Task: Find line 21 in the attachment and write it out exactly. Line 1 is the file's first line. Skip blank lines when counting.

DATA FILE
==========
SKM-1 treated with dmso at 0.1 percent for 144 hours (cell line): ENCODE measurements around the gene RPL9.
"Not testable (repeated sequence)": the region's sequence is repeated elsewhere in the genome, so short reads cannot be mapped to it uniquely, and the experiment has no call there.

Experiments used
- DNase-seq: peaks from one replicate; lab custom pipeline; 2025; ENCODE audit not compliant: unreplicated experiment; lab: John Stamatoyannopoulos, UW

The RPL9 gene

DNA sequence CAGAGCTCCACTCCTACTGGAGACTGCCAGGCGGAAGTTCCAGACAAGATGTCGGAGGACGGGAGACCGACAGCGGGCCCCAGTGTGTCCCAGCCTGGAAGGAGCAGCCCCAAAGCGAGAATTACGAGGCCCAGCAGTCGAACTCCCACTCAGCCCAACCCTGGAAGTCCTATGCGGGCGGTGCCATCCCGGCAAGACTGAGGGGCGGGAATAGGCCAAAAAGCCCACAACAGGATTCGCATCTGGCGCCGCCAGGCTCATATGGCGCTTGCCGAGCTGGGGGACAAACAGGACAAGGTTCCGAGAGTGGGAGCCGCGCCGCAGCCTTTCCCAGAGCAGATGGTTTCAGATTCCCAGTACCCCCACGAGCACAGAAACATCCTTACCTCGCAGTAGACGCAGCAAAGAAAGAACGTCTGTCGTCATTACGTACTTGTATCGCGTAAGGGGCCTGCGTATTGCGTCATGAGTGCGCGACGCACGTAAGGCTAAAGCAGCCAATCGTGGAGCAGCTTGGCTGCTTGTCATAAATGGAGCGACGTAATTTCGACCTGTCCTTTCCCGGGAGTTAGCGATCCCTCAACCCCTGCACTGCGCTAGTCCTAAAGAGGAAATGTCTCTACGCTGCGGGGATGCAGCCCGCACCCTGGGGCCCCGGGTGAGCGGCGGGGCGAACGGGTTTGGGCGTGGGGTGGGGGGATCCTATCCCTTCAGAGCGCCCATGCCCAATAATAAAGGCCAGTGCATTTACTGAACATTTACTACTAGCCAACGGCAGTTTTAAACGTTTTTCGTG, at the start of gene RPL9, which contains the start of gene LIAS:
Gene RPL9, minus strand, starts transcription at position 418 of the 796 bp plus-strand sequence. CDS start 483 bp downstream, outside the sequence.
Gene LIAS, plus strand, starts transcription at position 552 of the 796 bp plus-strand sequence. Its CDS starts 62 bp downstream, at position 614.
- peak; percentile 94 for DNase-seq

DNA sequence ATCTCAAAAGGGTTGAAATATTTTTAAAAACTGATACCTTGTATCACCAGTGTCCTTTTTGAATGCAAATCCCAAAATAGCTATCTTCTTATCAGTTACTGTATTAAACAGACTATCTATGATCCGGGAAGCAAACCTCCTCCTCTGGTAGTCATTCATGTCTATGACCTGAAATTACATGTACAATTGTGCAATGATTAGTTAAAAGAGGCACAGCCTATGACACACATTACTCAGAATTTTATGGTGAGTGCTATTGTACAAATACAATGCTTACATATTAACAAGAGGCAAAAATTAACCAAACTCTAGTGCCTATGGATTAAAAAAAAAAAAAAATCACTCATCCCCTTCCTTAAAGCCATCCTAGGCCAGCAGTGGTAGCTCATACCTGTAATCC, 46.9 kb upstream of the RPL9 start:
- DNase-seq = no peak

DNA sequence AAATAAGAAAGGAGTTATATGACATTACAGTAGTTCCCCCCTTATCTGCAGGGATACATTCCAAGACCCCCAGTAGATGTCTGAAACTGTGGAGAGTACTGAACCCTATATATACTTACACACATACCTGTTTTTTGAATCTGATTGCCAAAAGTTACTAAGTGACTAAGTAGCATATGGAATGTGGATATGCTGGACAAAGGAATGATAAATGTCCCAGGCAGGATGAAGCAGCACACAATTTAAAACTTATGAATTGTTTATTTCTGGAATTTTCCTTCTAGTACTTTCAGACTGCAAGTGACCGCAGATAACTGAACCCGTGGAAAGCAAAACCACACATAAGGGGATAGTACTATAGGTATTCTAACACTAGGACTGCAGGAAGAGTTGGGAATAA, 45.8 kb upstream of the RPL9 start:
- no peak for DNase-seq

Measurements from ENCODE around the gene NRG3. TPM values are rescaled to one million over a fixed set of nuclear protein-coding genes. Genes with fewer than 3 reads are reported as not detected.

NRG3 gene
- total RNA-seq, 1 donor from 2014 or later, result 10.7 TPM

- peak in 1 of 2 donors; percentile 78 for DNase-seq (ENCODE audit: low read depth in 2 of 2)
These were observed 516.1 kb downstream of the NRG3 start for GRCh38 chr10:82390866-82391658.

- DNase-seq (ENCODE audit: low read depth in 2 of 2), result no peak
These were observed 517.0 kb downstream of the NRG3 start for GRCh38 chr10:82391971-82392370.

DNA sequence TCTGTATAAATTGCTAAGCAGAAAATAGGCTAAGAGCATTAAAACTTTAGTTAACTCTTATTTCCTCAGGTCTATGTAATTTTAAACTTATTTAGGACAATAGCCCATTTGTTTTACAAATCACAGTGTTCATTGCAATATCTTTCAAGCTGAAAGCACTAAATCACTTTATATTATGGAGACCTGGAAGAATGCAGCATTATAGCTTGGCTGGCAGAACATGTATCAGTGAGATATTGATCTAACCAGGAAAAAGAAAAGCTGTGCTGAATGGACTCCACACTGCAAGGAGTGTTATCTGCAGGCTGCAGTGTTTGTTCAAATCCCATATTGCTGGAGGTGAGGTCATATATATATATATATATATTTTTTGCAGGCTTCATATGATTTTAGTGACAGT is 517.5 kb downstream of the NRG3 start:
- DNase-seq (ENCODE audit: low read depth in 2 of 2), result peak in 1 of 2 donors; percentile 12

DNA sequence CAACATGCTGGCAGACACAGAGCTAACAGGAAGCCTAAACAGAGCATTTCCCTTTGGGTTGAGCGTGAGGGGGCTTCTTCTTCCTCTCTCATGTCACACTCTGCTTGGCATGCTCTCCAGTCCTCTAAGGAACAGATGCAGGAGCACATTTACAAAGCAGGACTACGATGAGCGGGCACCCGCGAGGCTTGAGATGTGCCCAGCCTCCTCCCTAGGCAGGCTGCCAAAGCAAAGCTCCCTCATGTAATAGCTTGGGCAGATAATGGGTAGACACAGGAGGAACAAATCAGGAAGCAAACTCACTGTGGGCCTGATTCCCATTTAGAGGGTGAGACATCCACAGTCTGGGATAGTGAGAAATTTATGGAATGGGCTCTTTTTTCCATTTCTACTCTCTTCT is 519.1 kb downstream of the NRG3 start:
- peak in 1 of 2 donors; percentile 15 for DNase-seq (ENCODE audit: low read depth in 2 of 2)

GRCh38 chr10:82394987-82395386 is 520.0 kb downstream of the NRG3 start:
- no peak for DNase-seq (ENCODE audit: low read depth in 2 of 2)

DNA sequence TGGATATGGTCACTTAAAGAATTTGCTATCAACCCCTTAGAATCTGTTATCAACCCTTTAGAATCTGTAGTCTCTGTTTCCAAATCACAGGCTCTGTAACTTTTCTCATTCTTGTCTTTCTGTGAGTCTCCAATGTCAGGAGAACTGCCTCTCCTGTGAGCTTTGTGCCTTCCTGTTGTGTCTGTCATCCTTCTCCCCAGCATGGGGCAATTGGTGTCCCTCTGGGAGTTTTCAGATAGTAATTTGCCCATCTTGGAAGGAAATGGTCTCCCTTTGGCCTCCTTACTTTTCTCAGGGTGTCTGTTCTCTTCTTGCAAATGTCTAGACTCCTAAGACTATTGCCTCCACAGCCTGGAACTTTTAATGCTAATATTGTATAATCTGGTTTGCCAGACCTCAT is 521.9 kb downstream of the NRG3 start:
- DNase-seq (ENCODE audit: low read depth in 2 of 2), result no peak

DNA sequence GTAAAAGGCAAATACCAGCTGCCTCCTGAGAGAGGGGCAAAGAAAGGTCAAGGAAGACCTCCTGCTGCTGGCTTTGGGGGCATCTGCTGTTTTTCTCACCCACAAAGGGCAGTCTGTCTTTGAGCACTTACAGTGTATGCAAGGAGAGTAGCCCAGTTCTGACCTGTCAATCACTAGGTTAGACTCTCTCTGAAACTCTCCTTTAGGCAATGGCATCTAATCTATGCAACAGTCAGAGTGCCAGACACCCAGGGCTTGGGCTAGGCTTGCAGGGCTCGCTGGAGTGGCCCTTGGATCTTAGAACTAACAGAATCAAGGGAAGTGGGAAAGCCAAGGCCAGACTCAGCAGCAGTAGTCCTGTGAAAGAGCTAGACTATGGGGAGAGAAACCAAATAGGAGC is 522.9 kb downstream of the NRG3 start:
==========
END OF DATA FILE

DNA sequence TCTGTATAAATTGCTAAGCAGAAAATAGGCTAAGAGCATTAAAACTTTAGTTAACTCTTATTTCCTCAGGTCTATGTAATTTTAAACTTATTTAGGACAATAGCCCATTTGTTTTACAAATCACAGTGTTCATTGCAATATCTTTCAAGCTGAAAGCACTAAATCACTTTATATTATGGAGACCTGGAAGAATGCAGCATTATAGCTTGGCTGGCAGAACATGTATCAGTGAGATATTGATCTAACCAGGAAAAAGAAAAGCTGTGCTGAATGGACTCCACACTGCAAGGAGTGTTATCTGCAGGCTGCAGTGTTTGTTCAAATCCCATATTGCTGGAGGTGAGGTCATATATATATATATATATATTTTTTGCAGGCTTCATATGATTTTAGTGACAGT is 517.5 kb downstream of the NRG3 start: